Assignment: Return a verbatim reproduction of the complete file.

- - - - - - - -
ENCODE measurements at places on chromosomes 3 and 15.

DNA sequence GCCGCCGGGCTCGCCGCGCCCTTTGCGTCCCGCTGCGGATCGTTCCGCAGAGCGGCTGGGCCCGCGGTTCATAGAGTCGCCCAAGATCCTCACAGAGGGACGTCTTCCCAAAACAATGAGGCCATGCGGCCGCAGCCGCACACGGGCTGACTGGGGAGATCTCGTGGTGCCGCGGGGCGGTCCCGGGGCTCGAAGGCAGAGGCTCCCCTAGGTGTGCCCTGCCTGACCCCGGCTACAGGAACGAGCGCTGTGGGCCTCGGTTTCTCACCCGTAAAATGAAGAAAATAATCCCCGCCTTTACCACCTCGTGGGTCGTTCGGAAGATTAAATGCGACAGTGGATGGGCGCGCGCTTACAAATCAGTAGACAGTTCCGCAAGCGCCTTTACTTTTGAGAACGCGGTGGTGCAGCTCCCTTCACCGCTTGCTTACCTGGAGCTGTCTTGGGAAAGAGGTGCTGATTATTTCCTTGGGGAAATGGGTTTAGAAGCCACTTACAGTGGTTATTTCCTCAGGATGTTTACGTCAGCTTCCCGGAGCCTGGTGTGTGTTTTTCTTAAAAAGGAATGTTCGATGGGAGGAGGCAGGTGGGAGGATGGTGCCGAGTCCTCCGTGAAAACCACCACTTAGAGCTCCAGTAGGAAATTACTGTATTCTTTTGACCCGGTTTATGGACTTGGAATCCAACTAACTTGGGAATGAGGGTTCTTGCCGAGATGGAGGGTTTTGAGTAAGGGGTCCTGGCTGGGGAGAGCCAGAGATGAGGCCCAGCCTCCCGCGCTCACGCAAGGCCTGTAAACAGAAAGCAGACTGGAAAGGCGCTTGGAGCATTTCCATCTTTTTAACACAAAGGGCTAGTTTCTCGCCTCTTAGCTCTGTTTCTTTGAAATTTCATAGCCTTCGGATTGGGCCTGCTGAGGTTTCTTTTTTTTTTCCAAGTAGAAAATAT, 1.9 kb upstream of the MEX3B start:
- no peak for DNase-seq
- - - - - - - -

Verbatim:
ENCODE measurements at places on chromosomes 3 and 15.

DNA sequence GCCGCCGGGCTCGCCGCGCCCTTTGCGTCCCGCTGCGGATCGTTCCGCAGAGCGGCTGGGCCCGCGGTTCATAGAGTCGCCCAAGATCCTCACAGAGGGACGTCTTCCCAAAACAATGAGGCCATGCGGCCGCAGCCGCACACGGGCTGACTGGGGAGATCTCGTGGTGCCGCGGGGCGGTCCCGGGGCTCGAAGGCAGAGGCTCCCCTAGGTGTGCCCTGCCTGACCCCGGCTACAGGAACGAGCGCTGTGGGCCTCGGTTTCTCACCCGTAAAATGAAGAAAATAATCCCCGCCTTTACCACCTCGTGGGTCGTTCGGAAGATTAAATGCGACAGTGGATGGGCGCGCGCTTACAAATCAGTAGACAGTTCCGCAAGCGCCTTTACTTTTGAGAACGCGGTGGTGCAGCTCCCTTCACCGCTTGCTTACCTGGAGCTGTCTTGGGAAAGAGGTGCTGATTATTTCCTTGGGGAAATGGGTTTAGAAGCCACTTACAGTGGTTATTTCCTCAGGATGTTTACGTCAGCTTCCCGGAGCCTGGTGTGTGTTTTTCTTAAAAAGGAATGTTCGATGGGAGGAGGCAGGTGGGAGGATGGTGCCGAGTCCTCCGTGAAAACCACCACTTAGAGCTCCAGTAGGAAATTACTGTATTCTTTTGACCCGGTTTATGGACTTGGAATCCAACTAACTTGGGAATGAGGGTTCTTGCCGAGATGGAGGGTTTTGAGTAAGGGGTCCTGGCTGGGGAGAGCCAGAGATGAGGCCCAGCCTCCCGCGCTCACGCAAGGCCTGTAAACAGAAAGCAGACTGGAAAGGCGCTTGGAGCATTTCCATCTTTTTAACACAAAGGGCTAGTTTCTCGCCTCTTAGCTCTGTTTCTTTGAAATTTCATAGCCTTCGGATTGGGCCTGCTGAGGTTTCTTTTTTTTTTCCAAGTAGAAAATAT, 1.9 kb upstream of the MEX3B start:
- no peak for DNase-seq